Usually, in the lead up to major elections, slogans fly around. The political parties, both big and small, know the effect slogans have on the electorates and the race for who gets the most catchy slogan is always intriguing. Remember “Asie Ho, Forward ever, backwards never, Ghana must work again, Edey bee k3k3, Arise for Change, Positive Change, 4More4Nana, Round 2 and the many others? They are potent political campaign tools.
But the next election is in 2024 and already the ruling New Patriotic Party is trying to steal a march on their opponents.
Today, the slogan ‘Breaking the 8’ has become the common tagline for especially members of the New Patriotic Party (NPP), as they hope to take a seat in the history books of Ghana as the first political party under the fourth republic to govern beyond the cyclical two consecutive terms or eight years in power.
In Ghana, political parties have so far only managed to be in power for at most 8 years, which is the equivalent of two-straight terms in office but that may just be changing soon.
The NPP says so and they hope to work at achieving just that, but would they be the first to really ‘Break the 8?”
We’ll break the 8 with our superior record
In December 2021, Dr Mahamudu Bawumia expressed confidence that the New Patriotic Party (NPP) will become the first political party in the Fourth Republic to break the eight-year power cycle.
This, he said, is based on their superior record in governance, a thing he said the opposition, National Democratic Congress (NDC), does not possess.
“I believe by the grace of God we’ll be able to break the eight because we have a superior record. We can give you at least 25 social interventions we have implemented to reduce the suffering of Ghanaians. Can you mention any social intervention by the NDC?” he said during the NPP’s Annual National Delegates Congress in Kumasi.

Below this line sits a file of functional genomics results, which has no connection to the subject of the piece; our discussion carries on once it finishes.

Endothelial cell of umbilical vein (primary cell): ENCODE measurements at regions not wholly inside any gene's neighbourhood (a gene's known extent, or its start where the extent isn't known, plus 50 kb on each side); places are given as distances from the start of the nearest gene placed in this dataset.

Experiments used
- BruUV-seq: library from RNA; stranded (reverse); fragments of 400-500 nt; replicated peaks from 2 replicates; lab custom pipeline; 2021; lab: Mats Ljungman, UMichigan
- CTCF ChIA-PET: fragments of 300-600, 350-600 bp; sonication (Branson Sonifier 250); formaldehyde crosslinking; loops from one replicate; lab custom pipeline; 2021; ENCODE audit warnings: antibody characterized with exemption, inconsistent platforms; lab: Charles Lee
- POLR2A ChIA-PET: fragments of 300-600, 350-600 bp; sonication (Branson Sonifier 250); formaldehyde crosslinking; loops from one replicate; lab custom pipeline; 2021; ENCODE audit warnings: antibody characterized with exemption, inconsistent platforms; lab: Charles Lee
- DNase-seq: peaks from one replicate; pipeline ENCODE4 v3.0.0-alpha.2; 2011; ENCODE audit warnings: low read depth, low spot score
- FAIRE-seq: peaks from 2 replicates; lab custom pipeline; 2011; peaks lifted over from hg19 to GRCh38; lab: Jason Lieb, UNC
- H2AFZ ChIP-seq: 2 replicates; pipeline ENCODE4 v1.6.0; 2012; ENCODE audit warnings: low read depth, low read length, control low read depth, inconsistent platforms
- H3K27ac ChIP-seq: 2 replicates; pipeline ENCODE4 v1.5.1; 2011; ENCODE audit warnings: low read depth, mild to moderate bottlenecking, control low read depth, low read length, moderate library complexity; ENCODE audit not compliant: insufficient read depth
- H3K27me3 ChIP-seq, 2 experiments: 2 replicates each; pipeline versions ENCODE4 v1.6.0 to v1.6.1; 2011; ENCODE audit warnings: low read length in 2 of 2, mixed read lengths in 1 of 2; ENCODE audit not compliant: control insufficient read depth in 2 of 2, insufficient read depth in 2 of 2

Since then, several notable personalities in the party have also trumpeted this new mantra of ‘Breaking the 8’.
The sitting president, Nana Addo Dankwa Akufo-Addo, also reiterated this tagline at the same congress.
“I am determined to hand over the baton to the next NPP presidential candidate.
“We want to break the 8 not just for ourselves but for Ghana because we know the zigzag: NPP comes to clean for them to be polluted, this is not the way progress will be brought to our country.
“We need a secure period in office to make that irreversible change in the fortunes of our nation and we are capable of doing it. We will get a candidate that will unify our party and all of us will campaign to make that candidate the next president of the Republic,” he added.
Rising fuel prices
However, with the recent increment in fuel prices, ‘Breaking the 8’ has taken a different direction as Ghanaians have expressed unhappiness with the growing development, amidst dire economic hardships.
This has also been compounded by the global effects of the novel Coronavirus.
Now, the seemingly catchy slogan is becoming an albatross for the NPP.
These days, as a form of trolling, some Ghanaians say the NPP is racing with the dollar, and fuel prices in who becomes the first to ‘Break the 8’.
For instance, Total Ghana sells fuel at the pumps at GHc7.99, while other major fuel stations price theirs between GHc7.3 to GHc7.99, which has become a major concern to Ghanaians.
Aside from the novel Coronavirus, fuel price increments have been attributed to the rising crude oil prices on the international market.
But the question is, between fuel prices in the country, the dollar which has now crossed the 7 cedis mark and the NPP’s Breaking the 8 agenda, which comes first – who carries the baton?